This is the second part of our two-part series on data center power issues. The first part covered data center power path issues and common failure points.
The most common macro-level data center power failure usually stems from the battery supporting the uninterruptible power supply (UPS), especially in smaller sites that have a single UPS with a single string of batteries. Some of the new modular UPSes also have modular batteries (N+1 or more) to minimize the single point of failure (SPOF).
One common improvement in data center battery reliability involves feeding the UPS with two or more parallel strings of batteries. However, if one of the strings has a bad cell, it could cause the other string(s) to also fail. But even with multiple parallel battery strings, it’s sometimes difficult to know the real condition unless there’s a cell monitoring system and/or regularly scheduled load tests. Otherwise, you won’t know the real issue until the moment of truth -- a loss of utility power with batteries that now support the critical load.
Batteries need maintenance, testing and replacement more than any power-related component. But unless there is an allotted budget for the procedure, it is often deferred or ignored.
To save money, organizations may decide to only replace a weak string of batteries. It’s OK to replace strings of batteries at different times as long as they aren’t directly connected in parallel on a common UPS’s DC bus -- this can cause problems.
The ideal design has independent strings that are each connected to separate UPS modules that form an N+1 UPS array. When configured like this, the failure of any one string will not affect another. For example, four 750 kVA UPS modules, each with its own battery string, means the system is 3,000 kVA in total, but would be N+1 rated at 2,250 kVA.
Even if a battery string fails, it wouldn’t affect the other strings, as the battery strings are not tied together. Ultimately, if you have two autonomous UPS systems that feed separate A-B power distribution to each rack, your critical load will still only be rated as 2,250 kVA, with no apparent SPOF.
The upside is that theoretically, you should have no data center power downtime, unless there is a human error. The downside is that you have poor UPS efficiency. Under normal conditions, each UPS operates at the bottom of the load curve (37% or less). At low loads, most older UPSes operate at less than 75% efficiency, yet many sites accept these low efficiency levels because replacing a functional UPS is disruptive and expensive. Some newer UPSes can provide 85% to 90% efficiency down to a 30% load level. Under low-load conditions, some new modular UPSes can also scale down the number of active modules to improve efficiency.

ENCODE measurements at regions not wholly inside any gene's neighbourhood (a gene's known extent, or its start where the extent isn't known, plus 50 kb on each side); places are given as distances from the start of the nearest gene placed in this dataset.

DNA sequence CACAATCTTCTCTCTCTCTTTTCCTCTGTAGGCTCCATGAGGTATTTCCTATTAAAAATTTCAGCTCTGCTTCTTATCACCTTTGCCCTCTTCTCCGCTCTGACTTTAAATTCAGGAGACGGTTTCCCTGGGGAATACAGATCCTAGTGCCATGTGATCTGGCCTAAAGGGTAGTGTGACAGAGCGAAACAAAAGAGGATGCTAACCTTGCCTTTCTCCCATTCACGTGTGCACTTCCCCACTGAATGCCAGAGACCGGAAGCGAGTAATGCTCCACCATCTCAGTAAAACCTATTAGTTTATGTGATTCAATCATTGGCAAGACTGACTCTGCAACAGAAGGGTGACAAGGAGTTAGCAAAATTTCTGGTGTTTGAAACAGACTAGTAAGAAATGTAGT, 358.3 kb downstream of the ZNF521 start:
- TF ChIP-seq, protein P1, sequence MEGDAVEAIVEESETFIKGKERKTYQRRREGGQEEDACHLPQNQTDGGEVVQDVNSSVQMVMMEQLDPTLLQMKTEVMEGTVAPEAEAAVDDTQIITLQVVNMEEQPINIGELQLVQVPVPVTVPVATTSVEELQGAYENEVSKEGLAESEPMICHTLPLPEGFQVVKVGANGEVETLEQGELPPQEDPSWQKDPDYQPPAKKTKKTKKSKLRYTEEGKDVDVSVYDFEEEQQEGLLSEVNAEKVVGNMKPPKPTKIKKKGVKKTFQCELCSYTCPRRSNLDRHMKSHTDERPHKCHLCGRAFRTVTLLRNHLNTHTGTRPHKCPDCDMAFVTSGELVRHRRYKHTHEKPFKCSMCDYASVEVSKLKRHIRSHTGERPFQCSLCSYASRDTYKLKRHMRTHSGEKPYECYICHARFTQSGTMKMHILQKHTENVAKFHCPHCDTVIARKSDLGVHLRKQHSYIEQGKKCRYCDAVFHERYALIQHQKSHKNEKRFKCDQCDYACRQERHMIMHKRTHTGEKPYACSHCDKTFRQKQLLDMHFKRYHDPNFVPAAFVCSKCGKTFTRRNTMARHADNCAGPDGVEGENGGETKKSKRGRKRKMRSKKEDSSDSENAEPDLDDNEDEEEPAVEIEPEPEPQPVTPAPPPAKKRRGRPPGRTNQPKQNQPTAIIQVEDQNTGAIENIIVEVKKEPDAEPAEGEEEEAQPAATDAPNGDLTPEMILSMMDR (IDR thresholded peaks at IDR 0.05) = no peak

Energy efficiency vs. redundancy
In today’s PUE-driven green data center environment, it’s difficult to speak about power without mentioning energy efficiency. The most energy-efficient system is the simplest “N,” with no redundancy, while the least efficient is the Tier 4 type that has the most redundancy. However, most companies will trade off energy efficiency to avoid a data center power failure -- it comes down to which type of "green" is more important.
In the long term, power requirements are rising across the board. Hopefully, the use of more energy-efficient IT equipment will help slow the increasing power demands, but capacity or expansion planning is still warranted. It’s irresponsible to ignore this issue until your site is at maximum capacity, as it takes 18 to 24 months to build a new data center and typically six to 12 months for a major capacity upgrade (assuming the expansion wasn’t modular or pre-designed).
Capacity design issues
Often one of the first questions asked when designing a data center is, “What is the design target capacity over the expected lifetime of the data center?” For an enterprise data center, the design is usually based on the existing site(‘s) present capacity and future growth plans, including the number of racks and the expected power requirements.
For a colocation site, the design is based on the needs of the customer base. In the past, the new site was usually sized and built for maximum power. As a result, new sites were nearly empty when they were first commissioned and occupied. Now, because of the growing number of power requirements, many new data centers are now built modularly to lower initial costs. Building in a modular fashion also prevents underutilizing the UPS and cooling systems, which permits them to operate more efficiently and allows the site to grow as needed.
The bottom line on data center power failure
Ultimately, most statistics show that human error, not hardware failure, is the root cause of data center power failure. Some data center power issues are predictable and avoidable, and if a problem occurs, everyone involved wants to know how and why it happened. In most cases, power issues can be traced back to the original design limitations, the level of redundancy chosen and restricted budgets.
ABOUT THE AUTHOR: Julius Neudorfer has been CTO and a founding principal of NAAT since its inception in 1987. He has designed and managed communications and data systems projects for both commercial clients and government customers.